Muscle Up: Psychobiological Responses to Social-Evaluative Body Image Threats in University Male Athletes and Non-Athletes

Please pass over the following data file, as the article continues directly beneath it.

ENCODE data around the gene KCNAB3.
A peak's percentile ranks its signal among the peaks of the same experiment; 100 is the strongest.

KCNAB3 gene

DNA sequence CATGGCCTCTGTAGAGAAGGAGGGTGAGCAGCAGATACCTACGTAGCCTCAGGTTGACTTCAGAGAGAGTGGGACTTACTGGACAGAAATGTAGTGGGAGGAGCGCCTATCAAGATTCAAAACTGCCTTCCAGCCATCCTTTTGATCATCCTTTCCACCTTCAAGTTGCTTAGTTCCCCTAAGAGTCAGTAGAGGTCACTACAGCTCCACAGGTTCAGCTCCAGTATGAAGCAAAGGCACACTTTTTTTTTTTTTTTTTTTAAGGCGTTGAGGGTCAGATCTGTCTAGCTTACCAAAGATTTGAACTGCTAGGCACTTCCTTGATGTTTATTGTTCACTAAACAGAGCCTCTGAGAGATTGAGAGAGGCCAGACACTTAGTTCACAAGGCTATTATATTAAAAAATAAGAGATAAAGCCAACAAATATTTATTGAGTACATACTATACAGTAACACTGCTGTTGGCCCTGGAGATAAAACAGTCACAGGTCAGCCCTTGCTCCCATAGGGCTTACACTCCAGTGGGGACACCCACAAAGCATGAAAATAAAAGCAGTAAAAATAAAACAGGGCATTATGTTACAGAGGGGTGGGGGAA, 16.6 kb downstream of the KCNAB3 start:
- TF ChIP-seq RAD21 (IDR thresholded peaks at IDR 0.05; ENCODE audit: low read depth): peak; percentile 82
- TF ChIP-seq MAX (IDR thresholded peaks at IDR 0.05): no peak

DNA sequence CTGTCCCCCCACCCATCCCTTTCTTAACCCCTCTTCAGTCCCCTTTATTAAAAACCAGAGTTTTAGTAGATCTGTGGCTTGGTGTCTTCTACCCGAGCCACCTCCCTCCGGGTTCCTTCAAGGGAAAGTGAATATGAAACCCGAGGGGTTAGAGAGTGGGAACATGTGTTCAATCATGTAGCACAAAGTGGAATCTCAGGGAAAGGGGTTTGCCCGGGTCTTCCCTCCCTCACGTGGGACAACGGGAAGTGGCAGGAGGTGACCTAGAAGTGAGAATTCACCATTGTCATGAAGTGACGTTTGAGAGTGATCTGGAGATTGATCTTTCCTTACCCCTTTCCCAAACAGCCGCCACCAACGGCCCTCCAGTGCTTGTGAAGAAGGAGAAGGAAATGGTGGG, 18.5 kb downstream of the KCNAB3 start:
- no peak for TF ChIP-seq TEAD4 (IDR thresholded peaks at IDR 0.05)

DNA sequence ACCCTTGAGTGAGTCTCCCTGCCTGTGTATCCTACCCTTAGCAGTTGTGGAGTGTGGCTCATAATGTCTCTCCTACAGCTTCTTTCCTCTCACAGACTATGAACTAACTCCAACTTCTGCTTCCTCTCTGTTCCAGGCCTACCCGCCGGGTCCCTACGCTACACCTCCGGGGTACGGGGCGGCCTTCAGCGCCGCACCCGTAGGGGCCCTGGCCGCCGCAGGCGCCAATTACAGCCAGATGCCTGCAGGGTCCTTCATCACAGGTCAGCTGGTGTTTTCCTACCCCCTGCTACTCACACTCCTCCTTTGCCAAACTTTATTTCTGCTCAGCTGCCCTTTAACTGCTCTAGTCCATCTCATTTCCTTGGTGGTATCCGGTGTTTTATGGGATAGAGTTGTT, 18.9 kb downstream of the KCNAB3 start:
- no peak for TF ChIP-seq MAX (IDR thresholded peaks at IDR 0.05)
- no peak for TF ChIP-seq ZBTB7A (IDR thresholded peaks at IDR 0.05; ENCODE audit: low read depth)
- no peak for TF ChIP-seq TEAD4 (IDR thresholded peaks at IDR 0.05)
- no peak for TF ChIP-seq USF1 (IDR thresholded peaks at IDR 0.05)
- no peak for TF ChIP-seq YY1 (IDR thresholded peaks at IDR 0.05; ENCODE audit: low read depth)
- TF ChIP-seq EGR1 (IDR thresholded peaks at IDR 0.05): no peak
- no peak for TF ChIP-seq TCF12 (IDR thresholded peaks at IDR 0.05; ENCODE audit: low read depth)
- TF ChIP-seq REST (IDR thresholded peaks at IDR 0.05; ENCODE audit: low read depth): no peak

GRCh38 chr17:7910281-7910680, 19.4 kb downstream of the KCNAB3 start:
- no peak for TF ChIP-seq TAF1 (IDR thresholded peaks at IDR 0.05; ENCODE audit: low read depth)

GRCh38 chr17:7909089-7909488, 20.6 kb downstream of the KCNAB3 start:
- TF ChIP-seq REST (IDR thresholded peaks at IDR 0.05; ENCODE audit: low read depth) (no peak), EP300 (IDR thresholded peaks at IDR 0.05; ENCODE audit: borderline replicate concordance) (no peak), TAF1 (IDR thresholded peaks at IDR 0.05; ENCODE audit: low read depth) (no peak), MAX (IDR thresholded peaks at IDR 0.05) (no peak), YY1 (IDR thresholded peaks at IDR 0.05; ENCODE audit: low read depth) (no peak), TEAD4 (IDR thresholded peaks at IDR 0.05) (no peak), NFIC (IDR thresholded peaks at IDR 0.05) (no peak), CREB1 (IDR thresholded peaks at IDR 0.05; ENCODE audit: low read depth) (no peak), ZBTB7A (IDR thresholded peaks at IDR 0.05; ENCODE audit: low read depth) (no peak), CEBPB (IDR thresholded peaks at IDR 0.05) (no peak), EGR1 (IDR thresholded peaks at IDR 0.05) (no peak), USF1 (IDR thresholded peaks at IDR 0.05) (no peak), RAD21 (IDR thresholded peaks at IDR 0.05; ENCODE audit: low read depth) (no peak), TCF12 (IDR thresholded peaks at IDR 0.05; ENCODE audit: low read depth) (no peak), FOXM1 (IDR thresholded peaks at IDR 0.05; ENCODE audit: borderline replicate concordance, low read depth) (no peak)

Negative body image often occurs as a result of social evaluation of the physique in men. However, athletes tend to experience fewer body image concerns compared to non-athletes. Social-self preservation theory (SSPT) holds that social-evaluative threats (SETs) elicit consistent psychobiological responses (salivary cortisol and shame) to protect one’s social-esteem, status, and standing. Actual body image SETs have shown consistent psychobiological changes consistent with SSPT in men, however, these responses in athletes have yet to be examined due to the unique relationship they have with their bodies. Thus, the purpose of the current study was to examine psychobiological (i.e., body dissatisfaction and shame and salivary cortisol) responses to an acute laboratory body image SET in 49 male varsity athletes and 63 non-athletes from a university community between the ages of 18 and 28 years old. Participants were randomized into a high or low body image SET conditions, stratified by athlete status, and measures of body dissatisfaction and shame and salivary cortisol were taken across the session. Results showed significant time-by-condition interactions, such that athletes and non-athletes had significant increases in salivary cortisol, when controlling for baseline values, and state body shame following the high-threat condition only. Consistent with SSPT, body image SETs led to increased state body shame and salivary cortisol, although there were no differences in these responses between university non-athletes and university male athletes from non-aesthetic sports. By contrast, previous studies have found that elite level athletes showed blunted psychobiological responses to performance based SETs compared to non-exercisers. It is possible that athletes in the present study did not compete at a high enough level to reduce the effects of SETs; it is also possible that differences in sport type between the athletes in the current study and those in previous studies may explain differences in findings. It is also possible that body image threats lead to unique responses compared to more general, performance-based threats. Future research should continue to examine the relationship between athletes and their body image by investigating the impact of competition level and sport type within a Canadian university sport context.